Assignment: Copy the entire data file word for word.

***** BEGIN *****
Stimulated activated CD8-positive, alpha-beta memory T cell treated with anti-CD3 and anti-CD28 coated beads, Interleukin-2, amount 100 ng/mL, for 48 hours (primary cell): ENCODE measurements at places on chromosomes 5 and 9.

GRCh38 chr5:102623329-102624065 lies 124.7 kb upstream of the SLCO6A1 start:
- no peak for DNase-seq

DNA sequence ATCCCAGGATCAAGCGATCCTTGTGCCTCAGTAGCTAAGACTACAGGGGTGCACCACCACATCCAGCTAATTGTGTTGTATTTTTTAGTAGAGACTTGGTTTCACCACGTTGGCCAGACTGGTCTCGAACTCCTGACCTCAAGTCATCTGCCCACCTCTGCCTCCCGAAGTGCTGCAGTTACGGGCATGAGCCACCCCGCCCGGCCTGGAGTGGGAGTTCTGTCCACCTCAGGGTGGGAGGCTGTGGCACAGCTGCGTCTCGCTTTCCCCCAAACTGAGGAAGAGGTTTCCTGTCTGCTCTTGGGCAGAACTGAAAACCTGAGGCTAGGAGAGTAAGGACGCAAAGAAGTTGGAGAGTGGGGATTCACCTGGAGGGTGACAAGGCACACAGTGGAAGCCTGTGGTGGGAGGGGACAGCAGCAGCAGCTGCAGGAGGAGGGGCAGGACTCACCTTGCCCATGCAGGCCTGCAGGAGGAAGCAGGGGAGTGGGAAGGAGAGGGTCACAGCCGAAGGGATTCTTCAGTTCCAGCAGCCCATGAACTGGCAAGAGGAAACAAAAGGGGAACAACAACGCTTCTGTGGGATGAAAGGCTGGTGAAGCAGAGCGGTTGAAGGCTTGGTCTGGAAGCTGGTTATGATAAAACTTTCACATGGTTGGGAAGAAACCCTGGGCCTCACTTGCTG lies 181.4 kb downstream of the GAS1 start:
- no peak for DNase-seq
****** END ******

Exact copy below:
Stimulated activated CD8-positive, alpha-beta memory T cell treated with anti-CD3 and anti-CD28 coated beads, Interleukin-2, amount 100 ng/mL, for 48 hours (primary cell): ENCODE measurements at places on chromosomes 5 and 9.

GRCh38 chr5:102623329-102624065 lies 124.7 kb upstream of the SLCO6A1 start:
- no peak for DNase-seq

DNA sequence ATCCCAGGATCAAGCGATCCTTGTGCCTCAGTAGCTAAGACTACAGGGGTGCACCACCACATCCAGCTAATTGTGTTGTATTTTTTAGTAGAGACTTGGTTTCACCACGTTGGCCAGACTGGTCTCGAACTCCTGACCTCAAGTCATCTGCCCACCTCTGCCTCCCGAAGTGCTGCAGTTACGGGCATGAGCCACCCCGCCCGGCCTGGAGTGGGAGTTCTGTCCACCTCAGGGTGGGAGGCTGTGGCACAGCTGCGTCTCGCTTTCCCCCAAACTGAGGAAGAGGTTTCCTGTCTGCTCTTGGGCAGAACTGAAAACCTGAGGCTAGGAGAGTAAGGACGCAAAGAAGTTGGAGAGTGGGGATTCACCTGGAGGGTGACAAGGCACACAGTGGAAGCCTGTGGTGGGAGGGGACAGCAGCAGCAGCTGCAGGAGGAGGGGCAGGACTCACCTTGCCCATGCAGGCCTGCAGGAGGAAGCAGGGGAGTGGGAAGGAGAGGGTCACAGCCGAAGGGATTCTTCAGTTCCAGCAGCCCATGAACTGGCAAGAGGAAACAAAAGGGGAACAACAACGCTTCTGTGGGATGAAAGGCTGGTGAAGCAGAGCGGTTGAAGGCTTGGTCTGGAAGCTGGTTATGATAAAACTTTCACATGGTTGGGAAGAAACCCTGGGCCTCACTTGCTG lies 181.4 kb downstream of the GAS1 start:
- no peak for DNase-seq